St. Charles Oktoberfest: more than beer


Photo by James Tananan Kamnuedkhun

St. Charles Oktoberfest is this weekend Sept. 27-29.


The city of St. Charles is hosting its annual Oktoberfest this weekend in Historic Downtown St. Charles.

The St. Charles Oktoberfest festival will be held from Sept. 27-29, outside of the Lewis and Clark Boathouse and Museum. The festival was previously held at Frontier Park, but changed location this year due to recent flooding along the St. Charles riverfront.

Oktoberfest originated in 1810 to celebrate the new marriage of Crown Prince Ludwig and Princess Therese von Sachsen-Hildburghausen of Bavaria, according to the Delaware Saengerbund and Library Association.

Five days after their marriage, a large festival was held to celebrate the then-newlywed couple in Munich, Germany. Since its original celebration, Oktoberfest turned into world-renowned event observed around the globe, with some festivals lasting over two weeks in duration.

Today, the festival has been identified with big tents hosting a variety of events that celebrate German culture, entertainment, food and beer.

Knut Tarnowski, an adjunct professor for German at Lindenwood University, said the festival has become a lucrative business in modern years.

“It’s totally a commercialized thing now,” Tarnowski said. “Nowadays, it’s a giant money-making event.”

But for Dan Foust, the chairman of the St. Charles Oktoberfest, that is not the case for this event.

“A lot of festivals put too much emphasis on how much money they are going to make,” Foust said. “We don’t make any money as we are a non-profit organization. So it’s a way of giving back to the community and for everyone to have a good time.”

Foust works a full-time job and is involved with various philanthropic organizations in the St. Louis area, but that hasn’t stopped him from dedicating his time and effort into this event for the past 14 years.

Foust was able to donate nearly $200,000 from the Oktoberfest profits last year alone to 27 local charities, including Lions Clubs and Cheer St. Louis.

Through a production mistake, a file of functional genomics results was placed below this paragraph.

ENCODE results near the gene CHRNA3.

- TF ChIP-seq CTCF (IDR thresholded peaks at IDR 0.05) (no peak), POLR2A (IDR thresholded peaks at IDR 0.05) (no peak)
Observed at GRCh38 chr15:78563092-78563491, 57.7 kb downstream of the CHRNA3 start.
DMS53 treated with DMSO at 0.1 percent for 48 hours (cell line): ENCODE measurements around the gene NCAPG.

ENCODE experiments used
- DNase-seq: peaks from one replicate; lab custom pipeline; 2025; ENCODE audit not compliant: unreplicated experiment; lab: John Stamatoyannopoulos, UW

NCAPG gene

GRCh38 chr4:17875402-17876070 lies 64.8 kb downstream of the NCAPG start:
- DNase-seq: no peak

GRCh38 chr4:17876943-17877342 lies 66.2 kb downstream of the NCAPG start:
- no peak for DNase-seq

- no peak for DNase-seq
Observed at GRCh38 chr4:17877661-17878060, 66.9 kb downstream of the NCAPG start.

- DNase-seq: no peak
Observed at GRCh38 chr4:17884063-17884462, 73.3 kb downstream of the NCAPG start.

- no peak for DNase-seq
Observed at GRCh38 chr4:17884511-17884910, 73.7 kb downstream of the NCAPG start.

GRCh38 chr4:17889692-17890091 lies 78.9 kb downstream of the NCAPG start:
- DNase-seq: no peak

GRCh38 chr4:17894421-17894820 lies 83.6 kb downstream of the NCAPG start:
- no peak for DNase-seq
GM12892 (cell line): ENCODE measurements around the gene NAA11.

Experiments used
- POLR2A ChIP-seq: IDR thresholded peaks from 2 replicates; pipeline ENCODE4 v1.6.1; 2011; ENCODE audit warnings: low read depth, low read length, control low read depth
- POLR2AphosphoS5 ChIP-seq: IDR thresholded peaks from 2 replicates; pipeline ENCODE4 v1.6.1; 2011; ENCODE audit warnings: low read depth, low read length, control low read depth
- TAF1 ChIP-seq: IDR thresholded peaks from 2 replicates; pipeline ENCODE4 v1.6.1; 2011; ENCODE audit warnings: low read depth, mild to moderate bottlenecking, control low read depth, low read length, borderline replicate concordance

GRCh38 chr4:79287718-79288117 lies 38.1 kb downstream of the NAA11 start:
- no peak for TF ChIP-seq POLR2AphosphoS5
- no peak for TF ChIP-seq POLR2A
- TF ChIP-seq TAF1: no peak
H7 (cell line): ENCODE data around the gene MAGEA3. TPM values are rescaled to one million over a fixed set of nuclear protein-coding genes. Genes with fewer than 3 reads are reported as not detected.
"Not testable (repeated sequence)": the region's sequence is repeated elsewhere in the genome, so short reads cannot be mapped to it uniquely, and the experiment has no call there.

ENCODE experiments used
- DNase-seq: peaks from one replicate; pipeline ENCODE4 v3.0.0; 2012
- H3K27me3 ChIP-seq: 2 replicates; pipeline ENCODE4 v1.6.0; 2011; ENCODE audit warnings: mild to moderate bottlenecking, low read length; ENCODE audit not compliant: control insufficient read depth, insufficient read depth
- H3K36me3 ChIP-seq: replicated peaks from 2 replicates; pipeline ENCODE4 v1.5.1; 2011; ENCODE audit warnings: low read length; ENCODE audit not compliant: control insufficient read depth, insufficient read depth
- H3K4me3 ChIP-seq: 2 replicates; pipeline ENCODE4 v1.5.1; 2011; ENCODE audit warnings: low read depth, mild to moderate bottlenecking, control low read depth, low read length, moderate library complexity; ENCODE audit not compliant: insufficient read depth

Since 2005, Foust and his team of 26 volunteers helped elevate the festival from 5,000 attendees to 120,000 in 2018. Foust credits the attendance of Lindenwood students as a factor for the increase in recent years.

To some, the German-originated festival has become synonymous to drinking. For Foust, although alcohol is served, it isn’t the main focus of the St. Charles Oktoberfest.

“We don’t put any emphasis on drinking beer because we know people are going to drink beer,” Foust said. “The general feeling of Oktoberfest that we put on is a family function that you can bring your kids out to.”

Foust said the top four focus points of the festival are “friendship, entertainment, beer and food.”

Attendees from 2018 stand to watch the annual weiner dog races.
Photo from Discover St. Charles

Attendees can expect events such as a 5K and 10K run, a wiener dog racing competition, an antique car show and a bratwurst eating contest.

A children’s play area with a bounce house and face painting will also be featured.

There will also be a wide selection of food and nearly 20 beers, ranging from domestic, local, and German options.

There is no admission fee, but attendees age 21 and up with a valid ID may purchase a $2 wristband that is required to consume alcohol on the premises.

The St. Charles Oktoberfest kicks off at 4 p.m. on Friday, September 27 at 1050 S. Riverside Drive.